Tried & Tested: Polar 115 X/XT

More robust with a new cutting system and clever networking capabilities, the X and XT represented a complete overhaul of the 115 range, says Jon Severs

Considering the success of the Polar 115 E and ED guillotines, which boasted hefty UK sales between 1997 and 2002, you could be forgiven for thinking the company might not have bothered with more than a bit of aesthetic polishing for the 2004 launch of the X and XT. You’d be forgiven, but you’d be very wrong.

The models boasted a sturdier design than their predecessors, the incorporation of a unique knife-changing facility and additional artificial intelligence to help the operator handle different jobs. It was, therefore, quite a different beast.

"The X stands for 10th generation of programmable guillotine and the T in XT signified touchscreen," explains Mark Hogan, Heidelberg UK marketing manager for post-press. "The XT is the top-of-the-range model, ideal for those wanting full-blown systems with materials handling around them."

The X and XT models were the first Polars to be built from the off for the modern networked JDF environment. Where before Compucut and CIP 4 connectability had been the method of choice, the new series incorporated Ethernet capability as standard. The P-Net option also opened up the opportunity for remote service.

Meanwhile, the cutting itself provided another first:Optiknife, which made knife change and adjustments easier and more precise, while it also looked to lengthen the life of the knife itself.

As a result of the sturdier design and this increased robustness of the cutters, X and XT models on the market are more likely to have come from a company that has ceased trading rather than one updating its machinery. "Those choosing a secondhand Polar 115 X will get a 15-inch control screen, whereas the XT has touchscreen operation, job specific programmable parameters, label and distortion correction, as well as an extended range of options," says Hogan.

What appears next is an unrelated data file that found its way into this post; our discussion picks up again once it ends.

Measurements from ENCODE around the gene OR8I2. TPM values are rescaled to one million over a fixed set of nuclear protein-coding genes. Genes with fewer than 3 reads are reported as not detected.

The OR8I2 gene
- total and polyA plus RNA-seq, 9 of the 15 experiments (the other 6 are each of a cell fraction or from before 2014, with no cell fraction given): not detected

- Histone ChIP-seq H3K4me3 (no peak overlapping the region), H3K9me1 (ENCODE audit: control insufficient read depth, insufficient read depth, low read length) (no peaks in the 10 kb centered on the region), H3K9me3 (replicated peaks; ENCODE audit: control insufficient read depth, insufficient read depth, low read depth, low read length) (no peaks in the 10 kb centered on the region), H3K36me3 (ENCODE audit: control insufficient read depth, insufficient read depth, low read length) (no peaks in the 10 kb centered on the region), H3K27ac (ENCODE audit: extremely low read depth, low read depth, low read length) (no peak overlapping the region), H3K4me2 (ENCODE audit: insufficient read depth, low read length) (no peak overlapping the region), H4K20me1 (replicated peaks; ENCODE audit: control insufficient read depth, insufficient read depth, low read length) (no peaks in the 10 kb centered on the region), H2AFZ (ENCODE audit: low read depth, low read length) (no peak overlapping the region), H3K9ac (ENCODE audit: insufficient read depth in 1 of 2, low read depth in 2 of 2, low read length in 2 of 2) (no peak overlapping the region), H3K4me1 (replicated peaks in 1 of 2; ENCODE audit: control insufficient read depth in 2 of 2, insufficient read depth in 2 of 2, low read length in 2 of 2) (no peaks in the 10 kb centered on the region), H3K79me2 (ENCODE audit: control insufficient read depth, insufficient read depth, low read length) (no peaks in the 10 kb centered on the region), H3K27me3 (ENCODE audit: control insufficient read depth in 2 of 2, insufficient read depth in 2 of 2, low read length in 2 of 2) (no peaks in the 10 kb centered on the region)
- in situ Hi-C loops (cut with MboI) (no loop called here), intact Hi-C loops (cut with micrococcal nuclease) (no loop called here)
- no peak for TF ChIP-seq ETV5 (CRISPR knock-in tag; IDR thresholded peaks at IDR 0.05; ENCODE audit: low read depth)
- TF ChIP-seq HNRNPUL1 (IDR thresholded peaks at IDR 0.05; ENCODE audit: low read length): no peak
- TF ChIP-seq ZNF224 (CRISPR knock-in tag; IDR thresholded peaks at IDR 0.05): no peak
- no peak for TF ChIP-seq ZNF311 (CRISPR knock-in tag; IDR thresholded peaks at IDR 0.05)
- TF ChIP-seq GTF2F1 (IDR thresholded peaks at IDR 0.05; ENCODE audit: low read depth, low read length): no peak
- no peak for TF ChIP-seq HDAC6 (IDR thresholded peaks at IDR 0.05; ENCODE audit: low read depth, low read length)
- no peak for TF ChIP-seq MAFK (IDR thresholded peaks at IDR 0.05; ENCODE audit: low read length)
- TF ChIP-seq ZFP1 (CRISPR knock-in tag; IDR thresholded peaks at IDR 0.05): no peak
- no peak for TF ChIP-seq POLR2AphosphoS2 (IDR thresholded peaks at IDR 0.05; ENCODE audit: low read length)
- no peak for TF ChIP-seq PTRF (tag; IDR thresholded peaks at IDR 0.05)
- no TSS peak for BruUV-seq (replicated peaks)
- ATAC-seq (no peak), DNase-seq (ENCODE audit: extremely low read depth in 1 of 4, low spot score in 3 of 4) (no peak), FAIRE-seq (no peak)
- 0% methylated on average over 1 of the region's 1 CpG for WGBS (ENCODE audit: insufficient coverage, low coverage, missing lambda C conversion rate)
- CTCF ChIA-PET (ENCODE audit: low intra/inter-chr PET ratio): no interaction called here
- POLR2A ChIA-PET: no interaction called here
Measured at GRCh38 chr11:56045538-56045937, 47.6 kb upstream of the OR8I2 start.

He adds that anyone looking to buy a secondhand X or XT should examine the service book to ensure the cutter has been regularly checked to ensure it meets all current health and safety standards – checks should have been carried out every six months. 

In terms of which model to plump for, consider whether you would gain in terms of productivity and reduced operator strain by adding joggers, stackers or Transomat unloading devices around the guillotine. The answer could determine which machine you buy – it isn’t a decision that should be made based on price alone.

As for support, Hogan says: "Polar has a fantastic record on retaining a good stock of spares for older models."

Heidelberg tends not to sell used models direct, but it will provide service contracts for secondhand machines.  Hogan adds the XT is harder to come by on the secondhand market than the X.

Both models are still in production, priced from £60,000 for the X and £72,000 for the XT. For secondhand models, expect to pay £10,000-£15,000 for an X and up to £20,000 for an XT.
Cutting length
Clamp opening 1,65mm
Feed depth 1,150mm
Front table length 715mm
    no side tables: 2.3x2.5m
    with side tables: 2.6x2.5m
Table height 900mm
Clamping pressure    
    New X: £60,000
    New XT: £72,000
    Used X: £10,000-£15,000
    Used XT: up to £20,000
What to look for
• Service history
• General wear and tear


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